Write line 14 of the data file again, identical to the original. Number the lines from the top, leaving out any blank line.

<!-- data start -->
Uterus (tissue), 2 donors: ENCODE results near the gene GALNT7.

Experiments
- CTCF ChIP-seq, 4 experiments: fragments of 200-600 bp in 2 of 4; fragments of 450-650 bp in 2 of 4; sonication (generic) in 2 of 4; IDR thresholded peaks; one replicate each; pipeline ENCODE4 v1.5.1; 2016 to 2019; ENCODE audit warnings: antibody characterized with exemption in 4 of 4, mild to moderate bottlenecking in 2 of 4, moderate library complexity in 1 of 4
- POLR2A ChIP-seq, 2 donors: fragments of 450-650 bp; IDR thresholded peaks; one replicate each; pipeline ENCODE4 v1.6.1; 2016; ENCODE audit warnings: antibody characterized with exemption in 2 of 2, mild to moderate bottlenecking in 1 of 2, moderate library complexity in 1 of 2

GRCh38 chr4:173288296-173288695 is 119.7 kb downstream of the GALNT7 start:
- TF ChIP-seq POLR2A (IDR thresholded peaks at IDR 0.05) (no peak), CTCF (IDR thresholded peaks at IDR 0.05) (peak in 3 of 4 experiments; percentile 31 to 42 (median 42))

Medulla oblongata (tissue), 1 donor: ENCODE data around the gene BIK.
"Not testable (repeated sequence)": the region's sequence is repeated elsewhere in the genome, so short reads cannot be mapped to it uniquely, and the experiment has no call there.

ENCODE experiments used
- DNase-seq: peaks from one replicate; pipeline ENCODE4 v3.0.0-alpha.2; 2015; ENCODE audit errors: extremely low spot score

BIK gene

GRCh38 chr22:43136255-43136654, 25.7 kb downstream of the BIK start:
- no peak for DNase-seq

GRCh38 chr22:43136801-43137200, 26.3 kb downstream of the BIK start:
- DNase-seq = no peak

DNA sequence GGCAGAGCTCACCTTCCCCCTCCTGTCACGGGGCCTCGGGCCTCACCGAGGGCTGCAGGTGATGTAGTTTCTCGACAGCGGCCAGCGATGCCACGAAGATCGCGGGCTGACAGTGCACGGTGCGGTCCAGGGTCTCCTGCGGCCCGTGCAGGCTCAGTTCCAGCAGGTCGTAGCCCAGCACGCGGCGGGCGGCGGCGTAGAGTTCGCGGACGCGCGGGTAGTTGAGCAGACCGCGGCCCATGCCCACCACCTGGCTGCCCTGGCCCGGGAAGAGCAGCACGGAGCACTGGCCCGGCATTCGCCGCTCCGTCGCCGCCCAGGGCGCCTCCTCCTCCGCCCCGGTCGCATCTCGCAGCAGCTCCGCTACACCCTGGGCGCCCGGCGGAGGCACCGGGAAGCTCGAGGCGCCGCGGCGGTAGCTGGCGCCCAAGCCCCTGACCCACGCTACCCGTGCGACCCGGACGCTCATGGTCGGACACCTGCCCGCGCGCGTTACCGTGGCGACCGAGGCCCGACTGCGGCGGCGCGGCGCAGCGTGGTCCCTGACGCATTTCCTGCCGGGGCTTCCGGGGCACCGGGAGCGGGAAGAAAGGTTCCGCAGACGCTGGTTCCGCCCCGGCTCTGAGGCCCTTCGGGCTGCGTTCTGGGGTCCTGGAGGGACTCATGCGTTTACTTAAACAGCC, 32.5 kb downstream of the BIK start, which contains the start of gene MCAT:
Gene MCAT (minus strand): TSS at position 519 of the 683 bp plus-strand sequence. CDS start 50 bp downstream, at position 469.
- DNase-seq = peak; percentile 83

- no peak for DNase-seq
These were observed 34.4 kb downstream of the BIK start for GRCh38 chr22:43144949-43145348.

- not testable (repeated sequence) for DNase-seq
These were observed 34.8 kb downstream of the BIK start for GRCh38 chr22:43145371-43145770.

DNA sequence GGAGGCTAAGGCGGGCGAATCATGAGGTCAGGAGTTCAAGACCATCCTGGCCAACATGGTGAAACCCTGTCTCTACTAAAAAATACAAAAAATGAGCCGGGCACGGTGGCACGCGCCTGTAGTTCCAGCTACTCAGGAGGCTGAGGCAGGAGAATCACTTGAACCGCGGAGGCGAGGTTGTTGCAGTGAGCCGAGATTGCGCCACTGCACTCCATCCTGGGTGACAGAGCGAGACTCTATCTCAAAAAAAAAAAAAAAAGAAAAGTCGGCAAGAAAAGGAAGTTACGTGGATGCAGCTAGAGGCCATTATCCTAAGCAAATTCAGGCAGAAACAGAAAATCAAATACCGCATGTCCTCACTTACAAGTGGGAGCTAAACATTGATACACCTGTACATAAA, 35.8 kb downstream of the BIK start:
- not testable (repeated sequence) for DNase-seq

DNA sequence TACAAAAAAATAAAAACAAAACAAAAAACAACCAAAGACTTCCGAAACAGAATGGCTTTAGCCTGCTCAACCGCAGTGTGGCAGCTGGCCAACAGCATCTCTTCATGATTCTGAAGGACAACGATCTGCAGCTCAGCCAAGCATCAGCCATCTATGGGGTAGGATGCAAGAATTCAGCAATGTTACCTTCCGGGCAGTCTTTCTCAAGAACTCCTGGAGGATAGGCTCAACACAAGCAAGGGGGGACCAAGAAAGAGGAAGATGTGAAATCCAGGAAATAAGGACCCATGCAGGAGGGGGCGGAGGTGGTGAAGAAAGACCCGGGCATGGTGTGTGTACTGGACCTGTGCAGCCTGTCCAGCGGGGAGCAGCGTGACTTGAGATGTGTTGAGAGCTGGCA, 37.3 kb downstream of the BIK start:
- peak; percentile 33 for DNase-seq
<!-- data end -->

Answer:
GRCh38 chr22:43136801-43137200, 26.3 kb downstream of the BIK start: